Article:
Parts of the Berlin Wall still stand, and this particular section has been used for artistic expression. The East Side Gallery is positioned along the bank of the river between Oberbaumbrücke (Oberbaum Bridge) and Ostbahnhof station, and stretches for 1.3km (0.8 miles) making it the longest open air gallery in the world.

The artworks on the East Side Gallery portray the feelings of fright, uproar, and relief that Berlin’s inhabitants experienced during these terrifying moments in the city’s history. It’s a truly interesting place to spend an hour or two exploring.


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Ashlea Wheeler

Blogger & Photographer at A Globe Well Travelled
I'm Ashlea, an excitable Australian who loves photography and exploring the world. Find out more about me.

34 Responses to “10 of the best undiscovered attractions in Europe”

  1. Hannah

    Oh I love Shoreditch! Got to check out some of these other ones especially that weird atomic museum?! Great post. 🙂

    Reply
    • Ashlea Wheeler

      Thanks Hannah! Shoreditch was seriously one of my favourite places in Europe. There are some very weird and quirky places to visit in Europe, you should definitely check them out!

      Reply
    • Ashlea Wheeler

      Oh Burano looks just gorgeous – your photos of those pastel buildings are fantastic Ali. These kinds of places are my absolute favourite! 😀

      Reply
  2. Inge

    Wow! The ruin pubs, atomium and English garden in Munich sound really great! Definitely something I would wanna go to now. Haha! Thanks for the info! 😀

    Reply
    • Ashlea Wheeler

      No worries Inge. I’m glad I could inspire you, these places aren’t really on the tourist track but are definitely worth visiting!

      Reply
  3. Emiko

    I love finding undiscovered places, if only to avoid the crowds! And I haven’t been to any of the places you listed, so now I have some places to check out:) Thanks!

    A few of my favorite “less” discovered places that come to mind are: 1. The Saint-Ouen Flea Market in Paris – free and so fun on the weekend. 2. The Leith neighborhood in Edinburgh – beautiful old buildings on the water, great food, and far away from the crowds, and 3. The Rooftop Bar and Restaurant on top of the Neukölln Arcade in Berlin.

    Reply
    • Ashlea Wheeler

      I think avoiding the crowds by heading to some quieter areas is one of the best things to do on your travels! Your suggestions sounds fabulous Emiko, I’ll definitely have to check out Leith and the Neukölln Arcade next time I’m in Europe!

      Reply
  4. Miles of Happiness

    So many things to see in Europe… It’s funny, all my Asian friend know Europe better than me, and I’m traveling much more in Asia than my Asian friend 😀

    Reply
    • Ashlea Wheeler

      That’s usually the way it works! I’ve been lucky enough to have explored my home country of Australia as I was growing up, but sometimes foreign countries seem so much more exciting!

      Reply
    • Ashlea Wheeler

      Thanks Meg, I’m glad you enjoyed it! There are some seriously cool things to see in Europe that are really off the beaten path and definitely worth visiting.

      Reply
    • Ashlea Wheeler

      Thanks Vera! You should definitely give Europe a go, I’ve been twice and can’t wait to go back for a third time 😀

      Reply
    • Ashlea Wheeler

      The arcade museum is not widely advertised, so I think most people don’t know about it. You should definitely give it a try!

      Reply
  5. SIlvia @ Heart My Backpack

    This is such a fantastic list! Though Shoreditch is definitely way too hipster for my taste, ha. I’m definitely adding the arcade museum to my St. Petersburg itinerary this spring!

    Reply
    • Ashlea Wheeler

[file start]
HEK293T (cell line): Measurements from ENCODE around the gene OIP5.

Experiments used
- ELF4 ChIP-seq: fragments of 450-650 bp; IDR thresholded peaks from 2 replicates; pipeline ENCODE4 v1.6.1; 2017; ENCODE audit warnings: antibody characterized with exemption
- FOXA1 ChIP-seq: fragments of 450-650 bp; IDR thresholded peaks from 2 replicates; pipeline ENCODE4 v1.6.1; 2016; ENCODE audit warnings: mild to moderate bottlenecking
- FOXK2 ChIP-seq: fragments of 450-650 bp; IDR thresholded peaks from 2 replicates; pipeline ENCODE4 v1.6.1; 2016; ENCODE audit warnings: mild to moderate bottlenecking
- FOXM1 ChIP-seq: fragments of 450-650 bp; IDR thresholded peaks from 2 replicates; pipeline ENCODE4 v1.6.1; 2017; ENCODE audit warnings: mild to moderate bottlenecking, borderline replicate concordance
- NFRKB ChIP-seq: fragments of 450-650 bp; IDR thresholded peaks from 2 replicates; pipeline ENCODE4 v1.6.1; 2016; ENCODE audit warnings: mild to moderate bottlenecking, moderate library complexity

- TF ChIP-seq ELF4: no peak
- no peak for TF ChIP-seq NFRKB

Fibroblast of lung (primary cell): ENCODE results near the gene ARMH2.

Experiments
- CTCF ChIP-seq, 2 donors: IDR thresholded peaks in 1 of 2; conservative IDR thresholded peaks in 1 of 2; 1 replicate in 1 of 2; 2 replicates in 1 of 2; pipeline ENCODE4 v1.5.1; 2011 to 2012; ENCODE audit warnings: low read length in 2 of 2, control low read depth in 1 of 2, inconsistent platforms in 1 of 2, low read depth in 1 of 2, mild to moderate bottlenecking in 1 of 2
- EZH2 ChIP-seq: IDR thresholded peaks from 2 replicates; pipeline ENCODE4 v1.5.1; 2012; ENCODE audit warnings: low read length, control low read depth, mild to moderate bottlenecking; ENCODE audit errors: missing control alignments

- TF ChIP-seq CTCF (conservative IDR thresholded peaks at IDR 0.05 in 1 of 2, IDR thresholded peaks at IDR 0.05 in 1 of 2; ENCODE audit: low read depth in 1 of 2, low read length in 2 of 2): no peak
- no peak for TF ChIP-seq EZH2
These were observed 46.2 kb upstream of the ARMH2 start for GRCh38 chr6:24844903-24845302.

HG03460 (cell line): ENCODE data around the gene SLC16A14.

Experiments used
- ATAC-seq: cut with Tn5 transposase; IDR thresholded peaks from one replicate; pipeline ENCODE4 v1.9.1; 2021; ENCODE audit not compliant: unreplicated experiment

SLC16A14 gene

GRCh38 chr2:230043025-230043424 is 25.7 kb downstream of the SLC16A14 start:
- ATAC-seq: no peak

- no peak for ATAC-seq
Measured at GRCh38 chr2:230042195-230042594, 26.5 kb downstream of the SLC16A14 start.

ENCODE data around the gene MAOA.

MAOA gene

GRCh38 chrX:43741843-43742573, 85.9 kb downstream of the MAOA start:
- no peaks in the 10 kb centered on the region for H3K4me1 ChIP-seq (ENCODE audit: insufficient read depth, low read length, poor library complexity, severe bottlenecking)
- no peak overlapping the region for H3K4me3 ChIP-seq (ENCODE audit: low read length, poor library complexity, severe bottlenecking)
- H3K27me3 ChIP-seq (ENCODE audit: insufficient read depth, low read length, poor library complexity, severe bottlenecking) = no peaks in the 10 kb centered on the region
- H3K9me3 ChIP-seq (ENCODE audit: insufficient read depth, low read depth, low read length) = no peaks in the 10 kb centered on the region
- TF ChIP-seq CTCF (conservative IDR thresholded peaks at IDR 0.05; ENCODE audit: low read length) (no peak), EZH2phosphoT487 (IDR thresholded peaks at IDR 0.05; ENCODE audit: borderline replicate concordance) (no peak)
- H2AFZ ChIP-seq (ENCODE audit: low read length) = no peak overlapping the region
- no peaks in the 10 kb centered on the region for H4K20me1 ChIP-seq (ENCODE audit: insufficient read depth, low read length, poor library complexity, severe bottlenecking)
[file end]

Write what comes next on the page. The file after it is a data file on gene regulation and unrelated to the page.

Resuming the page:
Ahh not the hipster type? I can’t get enough of it 😛 You should absolutely add the arcade museum to your itinerary – it was an attraction that really stands out in my memory! I’m sure you’ll love St Petersburg Silvia!

      Reply
  6. Dana (Wanted Adventure)

    Hey cool! Something from my former expat home in Prague and my current expat home in Munich made the list 😀 Looks like your photo from the English Garden is from the winter — It’s also really awesome in the summer when everyone’s chilling in the park and the beer gardens are open!

    Reply
    • Ashlea Wheeler

      I’ve heard that the English Garden is amazing in the summer! It was kind of nice when we were there as it had just snowed, but I would really like to head back to Munich for Oktoberfest and to see the city in a season other than winter!

      Reply
  7. Robyn

    I love this!! There’s nothing better than feeling that you’ve really experienced a place further than what the guidebooks offer on the first page! Some brilliant suggestions I must visit!

    http://www.thetechgypsy.com

    Reply
    • Ashlea Wheeler

      Thanks Robyn! I couldn’t agree more, getting into the unknown areas of a city make the visit a much more genuine experience.

      Reply
  8. Esther

    Aaah, I LOVED the ruin pubs in Budapest! There are also still quite a few around in Berlin. I’d like to add ‘The museum of broken relationships’ in Zagreb to your list (I knowwww, who came up with that??) Anyway, I’d love to visit that museum sometime!

    Reply
    • Ashlea Wheeler

      I had no idea Berlin had ruin pubs too! The museum of broken relationships sounds weirdly awesome, I’ll definitely have to get myself there when I head to Croatia next!

      Reply
  9. Jessica Cutrufello

    Hey Ashlea! I saw this post and couldn’t resist! Since I live in Amsterdam now I thought I’d comment on it. While De Pijp gives a nice and different view of Amsterdam outside the Jordaan, canal ring, and the Red Light District (please people, go see the RLD, but move on quickly!), I would also suggest the Old West neighborhood (Oud West), and right across the Amstel river from De Pijp is an up and coming area in the east part of Amsterdam. Just some more suggestions for Amsterdam 😉

    And Shoreditch…I love Shoreditch. Somehow, for 5 days, whenever I went out in London I went to Shoreditch.

    Reply
    • Ashlea Wheeler

      Thanks for your suggestions, Jessica! Always good to get a local’s perspective 😉 And isn’t Shoreditch just the best? I’d go back to London just to stay in Shoreditch again!

      Reply